Laina Dawes, the Black Canadian author of 2012’s What Are You Doing Here?: A Black Woman’s Life and Liberation in Heavy Metal, says that we tend to link rock ’n’ roll with whiteness because of deliberate industry marketing. Dawes says that executives used the labeling of “race records” in the ’40s as “a tool to sell to Black communities but also to determine what records would be played in certain radio markets.” By 1949, Billboard charts had dropped the term “race music” for “rhythm and blues.” While researching her book, Dawes interviewed a Black woman who covered the ’70s rock scene for the Chicago Sun. She said that Black Southerners who were rock and roll fans often rejected the music once they migrated north because of the imperative need to blend in to their new environments and, thus, survive. “Spiritualism also caused Black communities to reject Black artists whose rock ’n’ roll stylings were thought to be ‘Satan’s music’ because of the harsher tonalities and pronounced, electrified guitars,” she says. Women such as Tharpe are viewed as outliers but, as Dawes explains, “Black women have been playing guitar since the 1800s, but that is never mentioned, as people are ‘visual’ in the sense that what they see in the general sphere is what they believe as true.” 

Think of the bands associated with punk: the Ramones, the Sex Pistols, and the Clash. The critically acclaimed 1996 tome Please Kill Me: The Uncensored Oral History of Punk, written by former senior Spin editor Legs McNeil and Gillian McCain, seems to uphold the history of punk as intrinsically white, framing both the genre and movement as a culturally insular reaction to the white establishment. In a 2013 interview with New York magazine, McNeil compared the beginnings of rap to the beginnings of punk. “It felt extremely similar,” he said. “I mean, because there was no guitars…. But I thought for the first time, white guys probably influenced Black guys.” McNeil reinforces the idea that punk is separate from Black culture, and that the genre was modeled in the image of whiteness. Unfortunately, some Black folks also have invested in this mind-set. “It’s important to note that Black communities have also excluded Black rock, punk, and metal artists for performing what they see as ‘white’ music, as they also believed the lie that rock did not originate from African American musicians,” Dawes says.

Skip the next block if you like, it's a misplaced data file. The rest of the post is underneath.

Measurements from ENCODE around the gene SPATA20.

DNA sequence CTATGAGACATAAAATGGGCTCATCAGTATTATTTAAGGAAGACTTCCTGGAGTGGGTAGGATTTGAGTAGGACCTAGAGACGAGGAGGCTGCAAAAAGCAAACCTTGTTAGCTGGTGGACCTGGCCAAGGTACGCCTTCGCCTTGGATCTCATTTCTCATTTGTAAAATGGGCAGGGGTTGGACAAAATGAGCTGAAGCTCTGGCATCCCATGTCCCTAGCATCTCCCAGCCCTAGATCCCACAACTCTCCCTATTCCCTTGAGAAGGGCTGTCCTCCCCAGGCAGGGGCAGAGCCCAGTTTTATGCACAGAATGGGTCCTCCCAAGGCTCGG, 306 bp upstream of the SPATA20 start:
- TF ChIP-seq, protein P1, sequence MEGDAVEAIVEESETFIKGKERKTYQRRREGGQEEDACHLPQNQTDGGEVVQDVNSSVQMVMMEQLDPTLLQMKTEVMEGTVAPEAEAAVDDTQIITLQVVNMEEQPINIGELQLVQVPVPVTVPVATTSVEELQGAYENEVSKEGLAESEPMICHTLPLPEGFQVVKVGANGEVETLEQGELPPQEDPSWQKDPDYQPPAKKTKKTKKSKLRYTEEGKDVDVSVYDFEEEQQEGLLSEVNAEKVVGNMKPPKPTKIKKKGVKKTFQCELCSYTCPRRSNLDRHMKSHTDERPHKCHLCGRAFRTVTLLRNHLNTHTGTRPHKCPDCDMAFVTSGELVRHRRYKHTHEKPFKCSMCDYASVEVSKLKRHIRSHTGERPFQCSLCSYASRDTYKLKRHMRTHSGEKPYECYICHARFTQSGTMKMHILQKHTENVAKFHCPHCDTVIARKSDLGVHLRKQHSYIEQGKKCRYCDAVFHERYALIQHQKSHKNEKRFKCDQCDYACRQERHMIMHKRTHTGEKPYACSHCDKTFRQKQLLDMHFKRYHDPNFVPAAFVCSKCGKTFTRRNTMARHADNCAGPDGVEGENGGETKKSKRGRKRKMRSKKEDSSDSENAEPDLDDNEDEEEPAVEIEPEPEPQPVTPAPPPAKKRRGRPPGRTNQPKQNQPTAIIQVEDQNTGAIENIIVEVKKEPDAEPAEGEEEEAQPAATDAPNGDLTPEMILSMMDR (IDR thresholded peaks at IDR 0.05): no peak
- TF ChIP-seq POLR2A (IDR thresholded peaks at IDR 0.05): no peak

Such lies undoubtedly harmed Black women in the scene. One of punk’s underappreciated yet influential heroines, Poly Styrene of X-Ray Spex, exemplified the genre’s rejection of consumerism, materialism, and the patriarchy. Styrene, born Marianne Elliott-Said, hailed from Brixton, London, and growing up she felt alienated by both Black and white communities. “The good thing about punk is that difference was celebrated, but there was probably too much made of her differences,” Celeste Bell, Styrene’s daughter, told Another Magazine. “People were constantly asking her about being a woman, asking if she was a feminist, asking her about race and identity.”